Wagashi, but not edible! -CHAEN-

wagashi box, not edible:-)
Can you see the picture?

It is a box of assorted Wagashi (Japanese traditional confection)!
Looks good, doesn’t it?

Wagashi is usually a good company with tea. Yes, usually…but not this one:-). They are not edible, they are “felt- wagashi” made by a Japanese tea shop “Chayen” owner.

Surprisingly, he just started making felting handicrafts all of sudden a few months ago and has made a lot of stuff already (including animals too!). Good news is that the felts draw more customers, especially kids, to his shop. Remember, this is a tea shop. They serve “real eatable wagashi "with tea, too! Whatever the reasons may be, kids who usually don’t drink tea a lot could come to like tea. Which is good!

felt animals made by the owner. So cute!

* My previous blog: about this tea shop (Chayen)


The Day of Black Tea

In Japan, there is a day called “ kocha-no-hi”, which means “ the day of black tea”, set by Japan Tea Association in 1983 to boost the consumption of the tea.
When is it?
It’s November 1st, which mark the very first day that Japanese ever had “black tea”. The luckiest person was a Japanese castaway, named Daikokuya Kōdayū. In 1783, his ship drifted on the way to Japan, but managed to escape to the Russian mainland. People there saved his life and he stayed for a while. Eventually, he had Catherine the Great allow them to go back to Japan. During his stay, he was invited to her tea party, and had a cup of tea. This is why November 1st was chosen as “the day of black tea” in Japan.
I’m curious what he thought about his first taste of black tea.
Daikokuya Kodayu frm web



British Fair in Osaka

The British Fair is held at a well-known department store in Osaka at this time of every year. Tens of thousands of Anglophiles flooded during the fair. Especially, tea and scones captivate so many people every year. And it is no exception this year, either.

ad for the fair  -by T-
Davenports Tea room awarded the 2013 UK’s top tea place opens their shop temporary and serve cream tea. Scones from The Goring Hotel awarded the 2013 top London Afternoon Tea Award sells scones at a hall. A surprisingly long long queue forms in front of the shops all day and every day long during the fair.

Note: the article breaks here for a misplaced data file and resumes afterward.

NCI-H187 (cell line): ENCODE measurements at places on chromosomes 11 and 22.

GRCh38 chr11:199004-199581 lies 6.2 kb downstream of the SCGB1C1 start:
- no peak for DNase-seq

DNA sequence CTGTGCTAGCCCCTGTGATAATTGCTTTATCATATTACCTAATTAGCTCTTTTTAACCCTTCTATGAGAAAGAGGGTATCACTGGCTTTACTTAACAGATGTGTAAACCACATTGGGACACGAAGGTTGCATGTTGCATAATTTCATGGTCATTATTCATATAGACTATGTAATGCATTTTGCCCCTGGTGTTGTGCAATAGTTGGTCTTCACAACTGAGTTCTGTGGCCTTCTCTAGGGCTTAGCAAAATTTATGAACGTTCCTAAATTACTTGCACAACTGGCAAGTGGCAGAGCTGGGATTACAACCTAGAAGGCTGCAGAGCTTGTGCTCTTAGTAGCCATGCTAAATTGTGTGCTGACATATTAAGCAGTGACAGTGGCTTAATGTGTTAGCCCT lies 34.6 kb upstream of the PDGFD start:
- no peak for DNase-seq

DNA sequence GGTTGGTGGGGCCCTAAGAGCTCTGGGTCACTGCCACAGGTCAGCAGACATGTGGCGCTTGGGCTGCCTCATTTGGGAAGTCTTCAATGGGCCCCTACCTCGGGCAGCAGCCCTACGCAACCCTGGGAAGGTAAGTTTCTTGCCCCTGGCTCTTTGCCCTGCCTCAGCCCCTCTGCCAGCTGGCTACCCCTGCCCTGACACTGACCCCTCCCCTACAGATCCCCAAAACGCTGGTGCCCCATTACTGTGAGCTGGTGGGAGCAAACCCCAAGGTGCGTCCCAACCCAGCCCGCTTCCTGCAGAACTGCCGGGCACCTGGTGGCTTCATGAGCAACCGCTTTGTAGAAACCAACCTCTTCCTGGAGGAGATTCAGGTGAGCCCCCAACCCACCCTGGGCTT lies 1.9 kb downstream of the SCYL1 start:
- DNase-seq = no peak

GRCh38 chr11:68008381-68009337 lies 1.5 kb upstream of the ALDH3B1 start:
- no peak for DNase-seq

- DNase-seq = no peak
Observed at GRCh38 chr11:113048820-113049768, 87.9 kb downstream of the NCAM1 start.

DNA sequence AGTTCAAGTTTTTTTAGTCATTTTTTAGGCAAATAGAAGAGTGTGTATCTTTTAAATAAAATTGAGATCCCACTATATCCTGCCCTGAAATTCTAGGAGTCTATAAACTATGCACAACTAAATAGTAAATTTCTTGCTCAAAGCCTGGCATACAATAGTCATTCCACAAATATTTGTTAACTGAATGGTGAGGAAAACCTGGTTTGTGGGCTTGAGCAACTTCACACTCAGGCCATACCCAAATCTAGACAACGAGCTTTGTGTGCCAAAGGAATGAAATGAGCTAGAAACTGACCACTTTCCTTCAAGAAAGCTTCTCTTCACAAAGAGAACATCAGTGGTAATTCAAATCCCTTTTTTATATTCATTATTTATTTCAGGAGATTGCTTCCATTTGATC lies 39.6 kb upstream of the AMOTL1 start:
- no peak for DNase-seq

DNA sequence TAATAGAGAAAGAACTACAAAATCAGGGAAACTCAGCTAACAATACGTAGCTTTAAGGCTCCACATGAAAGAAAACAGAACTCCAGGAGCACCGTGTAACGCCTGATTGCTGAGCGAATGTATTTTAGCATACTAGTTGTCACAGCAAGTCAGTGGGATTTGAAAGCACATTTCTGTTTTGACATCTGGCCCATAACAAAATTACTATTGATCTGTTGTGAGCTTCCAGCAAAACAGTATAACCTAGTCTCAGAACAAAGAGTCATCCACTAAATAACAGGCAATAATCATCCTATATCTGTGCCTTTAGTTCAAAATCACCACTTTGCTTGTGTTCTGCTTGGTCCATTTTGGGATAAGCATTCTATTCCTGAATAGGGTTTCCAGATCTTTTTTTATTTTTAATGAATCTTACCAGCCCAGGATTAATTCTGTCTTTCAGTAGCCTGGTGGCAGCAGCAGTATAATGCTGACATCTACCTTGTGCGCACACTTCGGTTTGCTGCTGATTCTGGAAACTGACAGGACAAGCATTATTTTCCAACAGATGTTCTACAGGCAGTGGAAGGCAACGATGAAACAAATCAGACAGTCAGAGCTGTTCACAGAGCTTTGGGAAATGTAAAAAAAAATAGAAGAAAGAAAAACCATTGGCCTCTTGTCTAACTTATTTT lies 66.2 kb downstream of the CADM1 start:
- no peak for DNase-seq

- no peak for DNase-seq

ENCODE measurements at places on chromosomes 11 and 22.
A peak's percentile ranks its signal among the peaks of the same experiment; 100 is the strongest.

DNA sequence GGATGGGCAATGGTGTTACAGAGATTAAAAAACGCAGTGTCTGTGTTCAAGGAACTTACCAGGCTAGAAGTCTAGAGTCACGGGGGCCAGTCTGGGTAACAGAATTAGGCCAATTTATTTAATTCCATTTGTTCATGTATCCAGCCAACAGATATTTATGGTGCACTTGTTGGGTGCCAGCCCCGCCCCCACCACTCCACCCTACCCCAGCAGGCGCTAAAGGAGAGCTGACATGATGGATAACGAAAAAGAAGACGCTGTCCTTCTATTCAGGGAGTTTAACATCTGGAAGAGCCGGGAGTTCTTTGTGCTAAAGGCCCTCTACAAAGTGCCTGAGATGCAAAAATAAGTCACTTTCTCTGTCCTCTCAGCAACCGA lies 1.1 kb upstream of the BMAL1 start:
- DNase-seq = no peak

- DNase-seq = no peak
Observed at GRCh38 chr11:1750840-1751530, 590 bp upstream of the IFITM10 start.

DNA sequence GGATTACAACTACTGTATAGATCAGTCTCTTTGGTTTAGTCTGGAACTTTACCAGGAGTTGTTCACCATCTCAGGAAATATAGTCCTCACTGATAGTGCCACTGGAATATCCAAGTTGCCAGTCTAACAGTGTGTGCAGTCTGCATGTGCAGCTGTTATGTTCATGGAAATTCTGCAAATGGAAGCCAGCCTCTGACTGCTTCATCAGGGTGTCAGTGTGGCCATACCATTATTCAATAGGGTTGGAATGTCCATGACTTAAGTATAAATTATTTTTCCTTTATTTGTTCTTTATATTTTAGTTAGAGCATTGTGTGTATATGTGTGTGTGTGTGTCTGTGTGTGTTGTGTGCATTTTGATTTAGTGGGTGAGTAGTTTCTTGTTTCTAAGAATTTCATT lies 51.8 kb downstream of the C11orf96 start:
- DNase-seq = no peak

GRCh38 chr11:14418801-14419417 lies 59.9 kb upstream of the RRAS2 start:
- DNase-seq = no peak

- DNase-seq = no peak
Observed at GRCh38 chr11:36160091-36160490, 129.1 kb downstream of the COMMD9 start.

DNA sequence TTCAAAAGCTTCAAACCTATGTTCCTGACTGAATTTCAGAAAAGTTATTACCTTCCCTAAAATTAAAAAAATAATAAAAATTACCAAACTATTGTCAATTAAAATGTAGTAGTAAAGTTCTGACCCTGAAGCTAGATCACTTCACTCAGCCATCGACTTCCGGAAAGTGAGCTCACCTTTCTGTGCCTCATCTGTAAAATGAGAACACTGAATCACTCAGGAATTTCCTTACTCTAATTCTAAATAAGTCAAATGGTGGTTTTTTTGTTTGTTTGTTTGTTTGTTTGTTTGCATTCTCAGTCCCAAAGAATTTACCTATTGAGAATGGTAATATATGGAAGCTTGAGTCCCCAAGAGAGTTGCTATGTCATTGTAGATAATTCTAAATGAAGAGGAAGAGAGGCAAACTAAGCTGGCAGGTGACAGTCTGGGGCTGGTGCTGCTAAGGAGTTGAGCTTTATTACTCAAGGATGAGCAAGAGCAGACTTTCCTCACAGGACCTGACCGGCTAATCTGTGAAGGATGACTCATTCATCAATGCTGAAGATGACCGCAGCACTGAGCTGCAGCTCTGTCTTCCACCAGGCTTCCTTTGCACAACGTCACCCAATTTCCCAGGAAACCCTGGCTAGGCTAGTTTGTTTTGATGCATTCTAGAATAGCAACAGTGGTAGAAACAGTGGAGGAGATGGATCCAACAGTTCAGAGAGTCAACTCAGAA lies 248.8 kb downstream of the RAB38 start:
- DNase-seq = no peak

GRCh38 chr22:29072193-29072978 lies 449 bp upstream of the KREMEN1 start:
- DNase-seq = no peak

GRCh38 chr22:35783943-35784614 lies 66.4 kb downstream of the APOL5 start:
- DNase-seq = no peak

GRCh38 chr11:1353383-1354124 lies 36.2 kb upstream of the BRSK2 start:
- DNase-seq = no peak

I remembered a word that an old English lady told me when I was in London a long time ago. While I was having “cream tea” which is scones-and-tea set at a tea room in London, she spoke to me and we started chatting. Since she was a regular customer, the tea room owner joined our conversation, and I was spending very good tea time there with them, although my English was much poorer back then. Anyway….what they asked me jokingly then was “Why do all Japanese order scones?? You love scones that much??”

Seeing the long queue to seek tea and scones at the fair, I remember the conversation. Believe me, yes we do. We love English tea and scones. No doubt.

a queue to seek scones  ^by T-


Tea Club at an Elementary School

Did you belong to any club activities at school when you were a child? Basketball club? Baseball? Or Brasband??

Recently, “Black tea club” has set up at an elementary school in Tochigi prefecture. I know students can join Sado club (Traditional Japanese tea ceremony club), but I had never heard of “black tea club”. It must be the first one in Japan.

photo by T
Tochigi prefecture is now nation’s number one consumer of black tea. So, the municipality might want to boost its popularity further. The students who join the club are supposed to learn basic knowledge about black tea, how to make good tea and how to serve tea. Also they are plannning to make their own original blended tea, and hold a tea party.

The school hopes the students will learn not only tea, but the spirit of hospitality throughout the club. It could be a good way to cultivate a wide range of sensibilities.


English Style in Osaka

Is this a tea room in London?? No, it’s not. This is the one of my favorite tea rooms in Osaka known as Torrington Tea Room.

photo by T

They serve a good selection of tea and great food including their special Egg-Benedict. They use crumpet instead of English muffin. When I feel like having something light, Torrington-style cream tea is good too. Other than crumpet, Walsh cake, which few shops serve in Japan, is served there with cream and seasonal jam made by the shop manager’s own recipe such as nectarine-and-ginger jam, fig-and-nuts jam, peach-and-almond jam etc.

Last month, they saw their first anniversary of the opening of a business. Luckily we enjoyed special menu using big savory scones, which was great too.
photo by T

It is always fun to choose what tea I want to have, and what food I should get with…or vice versa. In Osaka, tea is often served by a cup, which makes me disappointed, but it is served by a pot at this tea room together with a milk jar and a water jug too. Again, this is still unusual in Osaka. This is a great place for a big tea drinker like me!